After tipping at Livingston, I used a cross country route toward Linlithgow and the M9. This route is all minor roads and incorporates the Avonbridge Gorge which is a tricky piece of road with steep descent and accents with a hairpin bend. It did climb this hill slower than the Volvo would, but I am beginning to think that the Scania is like the Mercedes Actros and performs better climbing hills on cruise control than by manually pressing the accelerator. Reaching my destination in Bridge of Allan, the Scania was sitting at 11.1 mpg, again a good figure. After loading 9 big pallets of Milk, I set off back for base at Penrith and had a solid 11.9 mpg when I arrived at the Golden Fleece for fuel. After fueling up, I only lost 0.1 of a mpg by the time I arrived back at Penrith. Most trucks lose at least 0.2 of a mpg, so to finish with a roundtrip figure of 11.8 mpg was very good as far as I am concerned.
Today my trip was a full load in a square edged Grey and Adams single deck fridge, with drops at Cumbernauld and Livingston, then reloading out of Bridge of Allan with Milk. Traffic was very bad today with congestion everywhere, especially the Raith interchange road works that had a stop go delay for quite a number of miles. My scores weren’t as high as I had hoped by the end of the day. This was mainly due to very unexpected actions by other road users causing me to react in a less than smooth response to avoid a collision. Such is a truck drivers lot. My intention every day is to achieve 100% in every sector and I have achieved it many times with the ‘R’ series Streamline 450 that I drove a couple of years ago. In Eco mode, the slightest mistake is scored very harshly and as I stated earlier in the document, the driver scoring system is brilliant for sharpening your driving style no matter what experience you have.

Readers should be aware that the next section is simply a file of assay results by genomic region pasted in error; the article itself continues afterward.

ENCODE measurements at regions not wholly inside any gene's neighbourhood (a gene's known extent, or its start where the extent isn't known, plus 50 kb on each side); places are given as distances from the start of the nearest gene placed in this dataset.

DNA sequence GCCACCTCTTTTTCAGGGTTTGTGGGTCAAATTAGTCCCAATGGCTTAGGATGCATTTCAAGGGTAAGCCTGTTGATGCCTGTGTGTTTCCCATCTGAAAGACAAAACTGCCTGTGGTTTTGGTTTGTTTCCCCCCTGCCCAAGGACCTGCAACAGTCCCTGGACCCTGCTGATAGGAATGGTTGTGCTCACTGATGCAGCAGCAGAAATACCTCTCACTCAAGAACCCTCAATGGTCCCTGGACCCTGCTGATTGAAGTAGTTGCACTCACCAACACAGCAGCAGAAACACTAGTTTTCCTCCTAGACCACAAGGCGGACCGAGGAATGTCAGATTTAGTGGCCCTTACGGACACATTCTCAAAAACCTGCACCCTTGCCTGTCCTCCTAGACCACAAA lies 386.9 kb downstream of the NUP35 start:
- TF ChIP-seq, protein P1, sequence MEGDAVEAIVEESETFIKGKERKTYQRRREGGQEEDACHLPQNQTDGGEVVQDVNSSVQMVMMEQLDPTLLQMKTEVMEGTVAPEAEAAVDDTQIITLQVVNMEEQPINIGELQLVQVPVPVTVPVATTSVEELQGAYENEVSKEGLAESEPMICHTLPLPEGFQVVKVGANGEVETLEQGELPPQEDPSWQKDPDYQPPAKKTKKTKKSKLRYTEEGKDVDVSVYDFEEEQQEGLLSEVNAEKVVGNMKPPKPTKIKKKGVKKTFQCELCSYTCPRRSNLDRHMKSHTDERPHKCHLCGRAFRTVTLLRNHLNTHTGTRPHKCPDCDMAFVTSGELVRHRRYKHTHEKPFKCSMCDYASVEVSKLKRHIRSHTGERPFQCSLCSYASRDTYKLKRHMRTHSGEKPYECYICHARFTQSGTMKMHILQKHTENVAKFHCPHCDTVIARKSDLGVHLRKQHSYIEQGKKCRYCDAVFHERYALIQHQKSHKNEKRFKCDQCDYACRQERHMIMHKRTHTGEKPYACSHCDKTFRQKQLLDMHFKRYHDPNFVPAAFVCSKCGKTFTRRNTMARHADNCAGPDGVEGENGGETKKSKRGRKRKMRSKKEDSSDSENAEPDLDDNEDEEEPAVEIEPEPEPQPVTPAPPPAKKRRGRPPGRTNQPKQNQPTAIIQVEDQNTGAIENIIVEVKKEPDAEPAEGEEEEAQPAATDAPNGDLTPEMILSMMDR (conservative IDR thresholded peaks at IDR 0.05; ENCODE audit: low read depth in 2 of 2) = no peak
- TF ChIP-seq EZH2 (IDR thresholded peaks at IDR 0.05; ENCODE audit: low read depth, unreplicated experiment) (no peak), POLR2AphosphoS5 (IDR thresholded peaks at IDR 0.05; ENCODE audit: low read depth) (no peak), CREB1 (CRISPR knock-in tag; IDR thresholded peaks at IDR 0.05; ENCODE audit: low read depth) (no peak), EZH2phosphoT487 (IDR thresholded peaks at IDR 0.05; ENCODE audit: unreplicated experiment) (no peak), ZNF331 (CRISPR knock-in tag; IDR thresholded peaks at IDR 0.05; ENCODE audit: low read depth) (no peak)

During the day the weather deteriorated, with the wind blowing sometimes as a cross wind and sometimes head on and quite heavy rain and sleet at times. Also, my back load was 11 pallets of milk today, so a bit heavier. It must be noted that this truck is very new, so still very tight I think. Taking all this into consideration I think 11 mpg was reasonable result.